Ukraine: A country always on the edge
Meic Pearse considers what Ukraine’s past tells us about the present and future
Few countries illustrate better the “clash of civilisations” thesis of the late great Professor Samuel Huntington than does Ukraine. Indeed, its very name means “borderland”. According to him, international politics after the Cold War has reverted to long-run-of-history type, with affinities and enmities running along civilisational lines – we want to be close to those who are culturally similar, and we distrust those whose whole thinking differs radically from our own.
Huntington’s book contains a map illustrating that Ukraine is a “torn country”, caught between worlds. Those districts that had been historically Russian Orthodox voted for Russian-leaning political candidates – with no exceptions; all those that contained significant numbers of Uniates (Greek Catholics) voted for pro-Western parties – no exceptions. The evangelicals, who make up 1% of the population, are even more pro-Western.
Most Ukrainians (62%) don’t belong to any Church at all – under 15% of them are Uniates – and yet, religion generates mentalities, thought processes and, as we are seeing all too clearly right now, cultural loyalties, that persist long after secularisation has washed away the religious foundations that originally underlay them. So the inhabitants of Lviv and Kiev feel themselves to be Westerners trapped in a state that cannot escape the hold of its Soviet past. For them, the legacy of dysfunctional government, kleptocracy and the misallocation of resources in what should be a prosperous country are humiliating and unbearably frustrating. They are determined to join the Poles and Hungarians in the EU.
In the east of the country – in Donetsk and Kharkiv – all of this looks completely different. People there speak of a “fascist takeover” in Kiev. The inhabitants of Russia might be excused for spouting such rubbish – they have little choice of media to listen to. But when the inhabitants of eastern Ukraine speak thus, they have chosen to read events this way. And they have made this choice because that is one aspect of how the Orthodox world sees the perfidious west. In the particular case of eastern and western Ukraine, the present is seen through the lens of a simplistic view of what happened in the Second World War (although, before we permit ourselves too much in the way of smug superiority, even their simplistic view is a lot more complex than the view of that war we have fed ourselves).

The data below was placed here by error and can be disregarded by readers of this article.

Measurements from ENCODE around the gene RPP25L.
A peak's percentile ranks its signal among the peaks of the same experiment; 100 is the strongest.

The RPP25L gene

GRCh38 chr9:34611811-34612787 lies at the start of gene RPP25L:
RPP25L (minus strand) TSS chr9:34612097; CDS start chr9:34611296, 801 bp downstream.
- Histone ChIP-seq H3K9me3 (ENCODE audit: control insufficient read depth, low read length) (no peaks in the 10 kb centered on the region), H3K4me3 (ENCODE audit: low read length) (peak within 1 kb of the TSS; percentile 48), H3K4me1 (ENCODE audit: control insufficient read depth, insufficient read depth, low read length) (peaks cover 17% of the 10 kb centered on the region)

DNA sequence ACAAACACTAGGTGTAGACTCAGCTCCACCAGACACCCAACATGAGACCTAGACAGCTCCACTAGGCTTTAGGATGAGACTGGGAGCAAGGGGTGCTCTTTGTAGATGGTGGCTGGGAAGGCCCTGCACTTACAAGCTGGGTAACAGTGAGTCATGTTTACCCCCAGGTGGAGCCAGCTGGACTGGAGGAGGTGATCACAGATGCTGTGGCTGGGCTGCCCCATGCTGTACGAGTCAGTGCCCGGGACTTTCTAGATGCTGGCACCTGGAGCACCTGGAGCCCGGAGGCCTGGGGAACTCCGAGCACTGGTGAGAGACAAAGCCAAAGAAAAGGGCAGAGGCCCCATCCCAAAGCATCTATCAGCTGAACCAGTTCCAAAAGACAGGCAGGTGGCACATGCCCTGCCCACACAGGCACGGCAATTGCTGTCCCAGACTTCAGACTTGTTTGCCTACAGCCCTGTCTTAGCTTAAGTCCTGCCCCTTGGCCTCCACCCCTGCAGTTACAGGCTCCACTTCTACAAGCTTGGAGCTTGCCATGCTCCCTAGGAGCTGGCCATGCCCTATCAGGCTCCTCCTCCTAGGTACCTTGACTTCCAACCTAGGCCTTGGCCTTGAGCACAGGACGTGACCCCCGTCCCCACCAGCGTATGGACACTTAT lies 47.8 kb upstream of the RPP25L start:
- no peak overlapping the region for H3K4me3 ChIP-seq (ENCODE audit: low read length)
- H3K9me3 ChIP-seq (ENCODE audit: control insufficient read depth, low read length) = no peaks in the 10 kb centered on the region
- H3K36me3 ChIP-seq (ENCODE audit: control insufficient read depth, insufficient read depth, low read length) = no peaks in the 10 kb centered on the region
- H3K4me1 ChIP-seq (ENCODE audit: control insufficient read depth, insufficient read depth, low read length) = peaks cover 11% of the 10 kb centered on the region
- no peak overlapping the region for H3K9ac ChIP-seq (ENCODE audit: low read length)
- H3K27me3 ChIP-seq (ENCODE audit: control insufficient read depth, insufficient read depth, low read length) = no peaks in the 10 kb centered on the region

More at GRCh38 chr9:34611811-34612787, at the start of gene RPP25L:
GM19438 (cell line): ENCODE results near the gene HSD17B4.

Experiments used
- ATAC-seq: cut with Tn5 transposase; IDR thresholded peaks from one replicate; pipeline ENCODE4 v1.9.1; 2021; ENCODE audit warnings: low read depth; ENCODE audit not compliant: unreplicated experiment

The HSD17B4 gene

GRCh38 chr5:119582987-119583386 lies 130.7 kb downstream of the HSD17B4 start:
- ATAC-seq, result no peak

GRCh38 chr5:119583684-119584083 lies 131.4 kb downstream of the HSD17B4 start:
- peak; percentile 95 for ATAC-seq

According to that view, western Ukrainians welcomed the Nazis in 1941, and Stepan Bandera’s UPA units actually fought for them. So the current takeover by pro-Western forces in Kiev is just a reassertion of the fascistic tendencies that are “natural” to those wicked western Ukrainians, who never could be truly part of “us”. That war story is a half-truth: Countless Soviet citizens welcomed the Nazis as a rescue from the horrors of communism, especially the man-made famine of a few years before that had killed millions in Ukraine alone; Bandera spent several years as a prisoner of the Nazis; the UPA fought Nazis and Soviets alike but, late in the war, concentrated on the latter, making them de facto a Nazi franchise.
Winning the Second World War gave Stalin a fresh opportunity to legitimise his regime following his vast crimes of the 1930s, and he seized it. Indeed, all of the new communist governments of eastern Europe did likewise – they were the victors over the Nazis, and, just like the EU today, they posed as the only possible guarantors against a return to Nazi atrocity. Indeed, Putin is still using that line of legitimation for his actions – and the high-profile role of fascistic groups in Kiev like Svoboda and Right Sector has played into his hands.
What will Putin do now? Even swallowing Crimea would be likely to give him trouble a few years hence from Tatar guerrilla groups, who may make common cause with their co-religionists (there’s Huntington again!) in Chechnya and Dagestan. If he goes further and tries to take eastern Ukraine, then the rump state remaining in the west of the country would be an implacable enemy ever after. Right up against his border. He would have his expansion all right, but at the probable price of a return to full-on Cold War and a hardline enemy right on his border. Or, he could take the whole country – but the guerrilla resistance would be enormous.
I am among those who think that Putin does not himself know his own final game plan – he is making it up as he goes along. There are no just outcomes; people cannot be persuaded out of their ethnicity or their culture. And so it is the peoples living on the edge of two civilisations who are paying the price for the current uncertainty, and will continue to do so for quite some time to come.
Meic Pearse is professor of history at Houghton College, New York, and author of Why the Rest Hates the West (SPCK, £12.51)
This article was published in the April 2014 edition of Reform.